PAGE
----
Any time you use electricity you have a fire hazard. Firmly securing that lamp so it can’t fall will really help a lot. (use wire, do not depend on that clamp that comes with it at all. I throw those clams away.) That’s what I do. Whether that heat lamp will catch the cardboard on fire or melt the plastic depends on what wattage bulb you use and how close it is to them.

    One concern with you set-up is that with only 6 chicks and that amount of space per chick, it may be a bit of a challenge to provide the warm enough – cool enough split, though in a house it can be done without huge prolems. But why I don’t see any magic in a square feet per chick number is that what is important in chick and later chicken behavior is that in case of conflict, the weaker needs some room to avoid the stronger in case of conflict. Please bear that in mind especially with your coop and run. You might follow the link in my signature for some of my thoughts on that.

    With really young chicks that is usually not that important as long as you don’t keep them in the brooder until they get close to puberty. Then it becomes really important. I’m going to give an example using imaginary numbers just to make the math easier. These come close to adult chickens, not chicks, but the principle is the same. Besides chicks grow so fast you can’t get a good number for them.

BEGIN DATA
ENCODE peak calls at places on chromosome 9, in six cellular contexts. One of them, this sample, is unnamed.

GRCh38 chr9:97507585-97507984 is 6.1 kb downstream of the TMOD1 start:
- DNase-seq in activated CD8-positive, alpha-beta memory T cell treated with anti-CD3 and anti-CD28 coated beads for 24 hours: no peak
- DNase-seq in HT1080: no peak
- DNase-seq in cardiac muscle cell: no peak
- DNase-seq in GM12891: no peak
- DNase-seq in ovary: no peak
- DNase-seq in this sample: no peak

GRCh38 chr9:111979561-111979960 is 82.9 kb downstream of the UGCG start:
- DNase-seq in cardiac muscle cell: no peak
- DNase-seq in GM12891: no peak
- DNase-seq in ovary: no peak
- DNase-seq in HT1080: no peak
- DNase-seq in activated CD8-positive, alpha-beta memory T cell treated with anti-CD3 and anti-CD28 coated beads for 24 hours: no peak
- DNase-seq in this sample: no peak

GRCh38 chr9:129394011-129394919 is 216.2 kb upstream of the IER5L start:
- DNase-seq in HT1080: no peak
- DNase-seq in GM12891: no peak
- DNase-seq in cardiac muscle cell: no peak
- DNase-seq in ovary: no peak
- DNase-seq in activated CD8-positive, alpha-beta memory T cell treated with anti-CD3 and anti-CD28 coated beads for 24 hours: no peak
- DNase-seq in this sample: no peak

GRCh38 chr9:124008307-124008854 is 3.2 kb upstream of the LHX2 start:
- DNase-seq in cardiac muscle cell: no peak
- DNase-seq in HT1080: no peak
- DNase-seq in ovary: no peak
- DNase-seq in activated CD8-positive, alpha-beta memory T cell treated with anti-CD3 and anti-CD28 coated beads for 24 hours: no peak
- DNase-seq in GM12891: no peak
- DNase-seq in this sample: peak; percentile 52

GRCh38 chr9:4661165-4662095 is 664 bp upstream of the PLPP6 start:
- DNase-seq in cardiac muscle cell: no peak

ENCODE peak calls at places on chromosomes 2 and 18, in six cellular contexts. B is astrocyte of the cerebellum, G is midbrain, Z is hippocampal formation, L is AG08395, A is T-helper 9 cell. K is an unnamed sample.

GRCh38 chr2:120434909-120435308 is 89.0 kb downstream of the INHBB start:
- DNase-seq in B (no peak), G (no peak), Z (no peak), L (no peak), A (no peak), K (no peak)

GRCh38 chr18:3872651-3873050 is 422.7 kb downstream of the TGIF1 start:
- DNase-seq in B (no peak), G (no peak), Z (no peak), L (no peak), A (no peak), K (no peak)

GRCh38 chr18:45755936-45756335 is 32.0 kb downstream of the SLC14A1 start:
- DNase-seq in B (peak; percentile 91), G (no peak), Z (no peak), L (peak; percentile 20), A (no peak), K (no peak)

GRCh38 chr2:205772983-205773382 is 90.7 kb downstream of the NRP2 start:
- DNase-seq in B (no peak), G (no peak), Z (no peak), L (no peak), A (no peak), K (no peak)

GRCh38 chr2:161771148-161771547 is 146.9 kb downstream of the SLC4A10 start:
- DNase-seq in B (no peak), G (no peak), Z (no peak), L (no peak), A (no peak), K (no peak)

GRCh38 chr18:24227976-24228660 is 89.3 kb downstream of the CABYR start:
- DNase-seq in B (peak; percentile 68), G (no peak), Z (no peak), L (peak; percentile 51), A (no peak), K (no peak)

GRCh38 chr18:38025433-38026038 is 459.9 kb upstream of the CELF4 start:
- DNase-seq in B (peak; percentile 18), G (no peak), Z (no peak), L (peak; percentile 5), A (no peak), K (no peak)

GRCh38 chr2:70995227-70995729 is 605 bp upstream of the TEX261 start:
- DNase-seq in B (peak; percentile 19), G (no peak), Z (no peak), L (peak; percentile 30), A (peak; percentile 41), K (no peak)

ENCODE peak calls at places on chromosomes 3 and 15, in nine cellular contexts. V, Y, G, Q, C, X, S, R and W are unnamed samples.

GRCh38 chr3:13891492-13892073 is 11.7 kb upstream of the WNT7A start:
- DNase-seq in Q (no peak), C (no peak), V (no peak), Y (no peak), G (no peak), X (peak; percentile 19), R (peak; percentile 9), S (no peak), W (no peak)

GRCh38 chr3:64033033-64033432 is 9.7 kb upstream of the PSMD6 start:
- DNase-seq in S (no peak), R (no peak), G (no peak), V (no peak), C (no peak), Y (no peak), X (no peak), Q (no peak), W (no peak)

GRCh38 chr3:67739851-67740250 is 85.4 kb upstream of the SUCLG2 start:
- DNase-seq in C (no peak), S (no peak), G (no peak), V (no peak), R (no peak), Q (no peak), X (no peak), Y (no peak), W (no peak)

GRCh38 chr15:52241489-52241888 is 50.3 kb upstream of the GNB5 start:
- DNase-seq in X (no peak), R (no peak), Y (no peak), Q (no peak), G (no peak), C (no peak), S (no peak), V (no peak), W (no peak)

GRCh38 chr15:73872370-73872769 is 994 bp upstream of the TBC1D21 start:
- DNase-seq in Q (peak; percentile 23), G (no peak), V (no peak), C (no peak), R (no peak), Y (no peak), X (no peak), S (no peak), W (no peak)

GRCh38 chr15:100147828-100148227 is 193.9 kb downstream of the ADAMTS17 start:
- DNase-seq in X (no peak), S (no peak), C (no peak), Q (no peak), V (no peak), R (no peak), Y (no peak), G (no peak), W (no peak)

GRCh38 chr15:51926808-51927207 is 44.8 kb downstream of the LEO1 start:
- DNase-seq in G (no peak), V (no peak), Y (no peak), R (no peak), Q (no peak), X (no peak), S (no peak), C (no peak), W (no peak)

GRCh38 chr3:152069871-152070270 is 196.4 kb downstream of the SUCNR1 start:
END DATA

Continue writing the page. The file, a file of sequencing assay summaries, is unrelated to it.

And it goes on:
Say you have six chickens that each take up 1 square feet of space when they are standing still. So they occupy 6 square feet at any one time. Say you give them four square feet per chicken total space in your coop. That’s 24 square feet total so subtracting 6 from 24, they have 18 square feet available for them to explore and avoid the other chickens. Not too bad.

    Say you have twenty chickens the same size and you give them the same four square feet each. That’s 80 square. Subtracting 6 from 80 gives them 74 square feet available to explore and avoid the others. That’s a huge difference and why my 28 chicks in my brooder cannot compare to your 6 chicks. That’s comparing apples and oranges. You need more space per chick. And that’s one reason I don’t believe in magic numbers for chickens. There are too many variables.

    I don’t know the actual dimensions of your tub. I suspect it is plenty big enough for quite a while. I suspect it is bigger than many other people use for 6 chicks. But as some point it will start to get crowded. I suggest you make sure your coop and run are ready for them sooner rather than later.

    Good luck and welcome to the adventure.